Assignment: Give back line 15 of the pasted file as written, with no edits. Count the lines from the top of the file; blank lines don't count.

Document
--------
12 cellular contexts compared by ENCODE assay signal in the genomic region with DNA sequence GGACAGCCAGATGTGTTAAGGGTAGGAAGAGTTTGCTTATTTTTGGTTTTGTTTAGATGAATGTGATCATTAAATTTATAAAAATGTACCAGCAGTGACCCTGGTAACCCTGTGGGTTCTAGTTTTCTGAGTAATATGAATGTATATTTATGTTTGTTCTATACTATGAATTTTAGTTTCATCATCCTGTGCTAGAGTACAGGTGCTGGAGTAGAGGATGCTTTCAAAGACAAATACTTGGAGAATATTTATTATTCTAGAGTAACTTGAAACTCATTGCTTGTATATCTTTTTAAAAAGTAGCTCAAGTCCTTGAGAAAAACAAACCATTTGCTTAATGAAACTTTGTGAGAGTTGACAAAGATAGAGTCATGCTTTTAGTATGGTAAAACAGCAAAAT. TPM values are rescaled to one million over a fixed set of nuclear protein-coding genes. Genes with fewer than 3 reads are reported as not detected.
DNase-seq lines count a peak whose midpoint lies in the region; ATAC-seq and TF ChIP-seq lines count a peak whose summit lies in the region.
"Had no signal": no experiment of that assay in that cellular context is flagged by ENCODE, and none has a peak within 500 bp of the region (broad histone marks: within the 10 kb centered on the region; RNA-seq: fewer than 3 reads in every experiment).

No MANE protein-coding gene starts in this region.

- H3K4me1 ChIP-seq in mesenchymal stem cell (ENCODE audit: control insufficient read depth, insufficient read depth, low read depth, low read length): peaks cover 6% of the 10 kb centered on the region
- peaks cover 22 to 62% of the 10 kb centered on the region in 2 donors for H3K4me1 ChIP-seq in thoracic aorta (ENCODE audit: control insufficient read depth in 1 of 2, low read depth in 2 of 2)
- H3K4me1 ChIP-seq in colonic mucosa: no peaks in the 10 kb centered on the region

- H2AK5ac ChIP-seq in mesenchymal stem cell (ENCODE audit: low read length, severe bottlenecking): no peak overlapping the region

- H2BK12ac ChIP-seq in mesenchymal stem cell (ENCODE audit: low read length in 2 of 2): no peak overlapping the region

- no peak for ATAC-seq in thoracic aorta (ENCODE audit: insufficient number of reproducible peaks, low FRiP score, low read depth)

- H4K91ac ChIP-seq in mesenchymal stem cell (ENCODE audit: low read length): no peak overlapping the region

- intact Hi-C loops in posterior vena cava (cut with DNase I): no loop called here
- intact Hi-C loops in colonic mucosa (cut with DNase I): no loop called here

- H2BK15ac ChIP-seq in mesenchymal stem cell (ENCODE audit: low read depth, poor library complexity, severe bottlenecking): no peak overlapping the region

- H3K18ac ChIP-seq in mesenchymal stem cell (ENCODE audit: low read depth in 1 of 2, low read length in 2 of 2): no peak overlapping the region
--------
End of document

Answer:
- H3K18ac ChIP-seq in mesenchymal stem cell (ENCODE audit: low read depth in 1 of 2, low read length in 2 of 2): no peak overlapping the region